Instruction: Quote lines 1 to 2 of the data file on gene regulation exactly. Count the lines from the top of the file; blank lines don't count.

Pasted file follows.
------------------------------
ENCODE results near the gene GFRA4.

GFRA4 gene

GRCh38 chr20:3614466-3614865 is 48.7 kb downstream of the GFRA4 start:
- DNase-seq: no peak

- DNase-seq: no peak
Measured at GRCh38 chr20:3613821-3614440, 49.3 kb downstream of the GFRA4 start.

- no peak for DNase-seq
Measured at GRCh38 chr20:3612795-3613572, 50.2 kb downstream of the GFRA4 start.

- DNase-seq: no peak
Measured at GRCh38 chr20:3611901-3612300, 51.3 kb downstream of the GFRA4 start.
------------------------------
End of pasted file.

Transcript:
ENCODE results near the gene GFRA4.

GFRA4 gene